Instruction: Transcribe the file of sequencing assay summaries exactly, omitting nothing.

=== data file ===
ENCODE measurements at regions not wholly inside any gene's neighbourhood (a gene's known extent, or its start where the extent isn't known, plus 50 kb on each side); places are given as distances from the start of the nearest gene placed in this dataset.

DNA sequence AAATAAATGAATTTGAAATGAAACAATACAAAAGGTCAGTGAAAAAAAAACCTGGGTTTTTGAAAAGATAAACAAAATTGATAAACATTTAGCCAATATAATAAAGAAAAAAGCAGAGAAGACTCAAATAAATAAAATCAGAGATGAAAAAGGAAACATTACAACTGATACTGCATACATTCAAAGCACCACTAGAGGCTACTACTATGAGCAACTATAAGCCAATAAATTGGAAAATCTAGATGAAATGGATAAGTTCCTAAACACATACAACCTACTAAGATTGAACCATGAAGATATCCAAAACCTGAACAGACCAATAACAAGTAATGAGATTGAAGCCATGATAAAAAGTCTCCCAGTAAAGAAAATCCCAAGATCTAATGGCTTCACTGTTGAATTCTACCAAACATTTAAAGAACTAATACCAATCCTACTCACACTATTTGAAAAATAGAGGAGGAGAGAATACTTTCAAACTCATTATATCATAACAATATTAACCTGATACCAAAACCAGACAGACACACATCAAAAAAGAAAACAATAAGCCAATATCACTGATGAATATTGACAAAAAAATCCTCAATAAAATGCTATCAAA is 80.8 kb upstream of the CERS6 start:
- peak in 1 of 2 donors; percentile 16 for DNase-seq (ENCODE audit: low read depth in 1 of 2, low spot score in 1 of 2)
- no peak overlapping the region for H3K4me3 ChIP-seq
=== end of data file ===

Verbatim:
ENCODE measurements at regions not wholly inside any gene's neighbourhood (a gene's known extent, or its start where the extent isn't known, plus 50 kb on each side); places are given as distances from the start of the nearest gene placed in this dataset.

DNA sequence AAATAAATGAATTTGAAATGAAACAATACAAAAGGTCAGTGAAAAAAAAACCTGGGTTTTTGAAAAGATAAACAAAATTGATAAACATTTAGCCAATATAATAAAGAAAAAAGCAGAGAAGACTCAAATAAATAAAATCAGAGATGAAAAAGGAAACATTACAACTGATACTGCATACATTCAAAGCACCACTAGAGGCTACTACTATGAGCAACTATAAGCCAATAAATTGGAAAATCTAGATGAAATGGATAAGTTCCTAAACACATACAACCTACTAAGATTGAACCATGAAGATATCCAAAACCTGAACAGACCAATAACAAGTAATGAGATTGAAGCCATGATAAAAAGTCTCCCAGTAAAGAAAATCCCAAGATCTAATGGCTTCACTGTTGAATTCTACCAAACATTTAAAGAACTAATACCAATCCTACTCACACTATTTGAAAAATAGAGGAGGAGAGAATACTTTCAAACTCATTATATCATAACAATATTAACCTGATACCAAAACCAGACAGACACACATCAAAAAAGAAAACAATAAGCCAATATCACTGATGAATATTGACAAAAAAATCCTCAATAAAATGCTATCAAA is 80.8 kb upstream of the CERS6 start:
- peak in 1 of 2 donors; percentile 16 for DNase-seq (ENCODE audit: low read depth in 1 of 2, low spot score in 1 of 2)
- no peak overlapping the region for H3K4me3 ChIP-seq